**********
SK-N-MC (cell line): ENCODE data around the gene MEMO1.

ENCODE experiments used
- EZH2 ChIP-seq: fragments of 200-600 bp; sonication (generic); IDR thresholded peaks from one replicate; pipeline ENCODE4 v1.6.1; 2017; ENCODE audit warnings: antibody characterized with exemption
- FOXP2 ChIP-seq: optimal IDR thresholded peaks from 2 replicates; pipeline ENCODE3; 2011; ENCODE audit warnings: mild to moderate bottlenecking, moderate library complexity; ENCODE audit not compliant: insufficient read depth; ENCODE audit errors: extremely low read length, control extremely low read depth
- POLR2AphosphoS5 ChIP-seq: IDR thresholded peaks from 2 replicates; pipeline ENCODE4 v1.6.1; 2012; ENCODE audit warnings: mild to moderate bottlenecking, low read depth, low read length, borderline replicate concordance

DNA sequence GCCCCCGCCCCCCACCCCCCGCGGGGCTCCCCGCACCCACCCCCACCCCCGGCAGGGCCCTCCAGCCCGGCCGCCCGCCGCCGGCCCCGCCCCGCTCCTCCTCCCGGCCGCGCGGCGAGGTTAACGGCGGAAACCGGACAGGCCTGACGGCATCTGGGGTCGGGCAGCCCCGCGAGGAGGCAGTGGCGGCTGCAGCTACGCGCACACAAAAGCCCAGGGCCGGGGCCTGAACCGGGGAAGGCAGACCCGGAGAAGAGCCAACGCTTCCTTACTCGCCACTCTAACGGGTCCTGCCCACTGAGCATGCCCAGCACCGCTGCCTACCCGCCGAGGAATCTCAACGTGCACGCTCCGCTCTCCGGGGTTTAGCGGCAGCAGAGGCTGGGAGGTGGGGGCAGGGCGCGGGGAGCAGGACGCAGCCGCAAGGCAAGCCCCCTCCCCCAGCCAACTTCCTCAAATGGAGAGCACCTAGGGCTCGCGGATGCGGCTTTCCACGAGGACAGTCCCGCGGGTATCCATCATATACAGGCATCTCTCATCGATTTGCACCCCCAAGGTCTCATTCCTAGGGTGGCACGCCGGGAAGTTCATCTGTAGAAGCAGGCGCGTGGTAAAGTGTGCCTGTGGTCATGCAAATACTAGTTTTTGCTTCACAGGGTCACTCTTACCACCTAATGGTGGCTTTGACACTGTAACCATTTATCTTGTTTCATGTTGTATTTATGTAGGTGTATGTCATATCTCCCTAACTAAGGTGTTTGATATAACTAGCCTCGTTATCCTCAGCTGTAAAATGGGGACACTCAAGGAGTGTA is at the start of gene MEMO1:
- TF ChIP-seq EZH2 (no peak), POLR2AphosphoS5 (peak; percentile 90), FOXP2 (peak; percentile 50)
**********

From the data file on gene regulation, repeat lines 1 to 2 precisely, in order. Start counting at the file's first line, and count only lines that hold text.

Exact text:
SK-N-MC (cell line): ENCODE data around the gene MEMO1.

ENCODE experiments used